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Mon Jun 23, 2014, 12:42 AM

NIDA official admits agency has harmed scientific inquiry

http://www.alternet.org/drugs/nida-directors-tells-congress-its-easier-study-heroin-or-cocaine-marijuana?page=0%2C1

Go to the link to read part of her exchange with Virginia Democrat Gerry Connelly.

Volkow acknowledges that the NIDA places tighter controls on marijuana than it does heroin or meth, and that the agency holds a monopoly on production of cannabis only, while other drugs the U.S. creates for studies are produced by license to other entities.

Further, in order for clinical investigators to access NIDA’s limited pot supply, researchers must first obtain permission from multiple agencies, including the US Food and Drug Administration, the US Public Health Service (a division of the Department of Health and Human Services), NIDA, and the Drug Enforcement Administration. Yet federal approval of all of these multiple agencies is not a necessary requirement for researchers seeking to clinically investigate any substance besides cannabis.

Rep. Connolly: “But (in) studies involving marijuana, additional approval also has to be sought from NIDA and HHS. Is that not correct?...Is that true about heroin, cocaine, and methamphetamines? Do they have to go through that triple-tier approval process for research as well for human studies?”

Nora Volkow: “No. The approval for those human studies mostly comes from review committees at the NIH and if the DEA approves of giving them the drug (then) it’s a simple, it’s a different process.”

Rep. Connolly: “Yes, it’s a different process and it’s less cumbersome.… And we’ve created all kind of special barriers with respect to marijuana as if it was the über alles of all drug abuse when, in fact, it is not. And we’ve impeded the ability to have legitimate research that could benefit human health. And it’s very hard for me, frankly, to understand why we continue to insist it is a class I substance.”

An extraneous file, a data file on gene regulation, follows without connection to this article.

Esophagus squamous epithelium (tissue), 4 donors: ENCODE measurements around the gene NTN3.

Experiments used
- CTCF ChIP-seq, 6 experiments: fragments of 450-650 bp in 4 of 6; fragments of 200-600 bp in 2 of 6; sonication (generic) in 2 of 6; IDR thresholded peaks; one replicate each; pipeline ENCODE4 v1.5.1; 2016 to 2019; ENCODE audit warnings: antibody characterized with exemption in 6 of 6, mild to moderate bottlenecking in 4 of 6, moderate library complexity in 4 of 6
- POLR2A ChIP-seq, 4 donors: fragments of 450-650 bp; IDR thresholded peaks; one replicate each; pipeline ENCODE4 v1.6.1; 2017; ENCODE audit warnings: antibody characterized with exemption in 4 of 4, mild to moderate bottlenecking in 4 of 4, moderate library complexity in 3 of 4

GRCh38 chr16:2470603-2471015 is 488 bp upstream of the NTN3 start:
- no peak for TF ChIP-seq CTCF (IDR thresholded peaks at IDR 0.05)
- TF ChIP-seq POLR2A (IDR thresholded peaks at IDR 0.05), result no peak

Connolly also noted Volkow's agency is not dedicated to scientific inquiry. Its entire goal is prevention of drug use. Therefore, it's goal is not aligned with reality - because reality doesn't require suppression of evidence in order to be "true."

As has been noted here, the NIDA cannot even mention a possible benefit from a drug that has been restricted by Congress. This is also the case with the Drug Czar's office.

We have entire bureaucracies whose purpose is to propagate a drug war, not seek out truths that may be contrary to their mission statements.

Why does the U.S. taxpayer fund agencies whose sole purpose is to create propaganda directed at them?

This is craziness. This is reefer madness.

It seems to me Congress needs to change the law regarding various federal agencies to align with reality-based views of scientific inquiry. More to the point, Congress should dissolve the Drug Czar's office and remove cannabis from the oversight of any political entity, since Congress has demonstrated it was willing, in the past, to use federal agencies to target populations in the U.S. for arrest based upon Congress' own willingness to suppress evidence available from scientific research, as well as prevent the research itself.

Let the National Academy of Sciences have oversight on drug policy and access for research, as well as licensing. Decriminalize marijuana at the federal level and allow states to make their own laws, as was the case with the end of prohibition of alcohol.

Interestingly, spite of various agencies tasked with suppressing evidence or preventing research, a body of research exists. As one doctor who has done research into the therapeutic value of marijuana explained in a video (Donald Abrams), scientists and doctors have to word their grant and research proposals in such a way that they indicate their goal is to show harm, not merely test a hypothesis based upon observable evidence.

Nevertheless, when your research indicates no harm, as PhD/Dean of Nurses Melanie Dreher found in her studies of children in Jamaica whose mothers used cannabis throughout pregnancy as part of folk medicine, your research may often be denied future funding.

That's not how good science operates.



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Reply NIDA official admits agency has harmed scientific inquiry (Original post)
RainDog Jun 2014 OP
tblue37 Jun 2014 #1
RainDog Jun 2014 #2
Uncle Joe Jun 2014 #3

Response to RainDog (Original post)

Mon Jun 23, 2014, 12:49 AM

1. Your last sentence says something different from what you mean. It was

probably an autocorrect typo that replaced "not" with "now."

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Response to tblue37 (Reply #1)

Mon Jun 23, 2014, 01:07 AM

2. LOL

thanks for catching that one.

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Response to RainDog (Original post)

Tue Jun 24, 2014, 10:51 PM

3. Kicked and recommended.

Thanks for the thread, RainDog.

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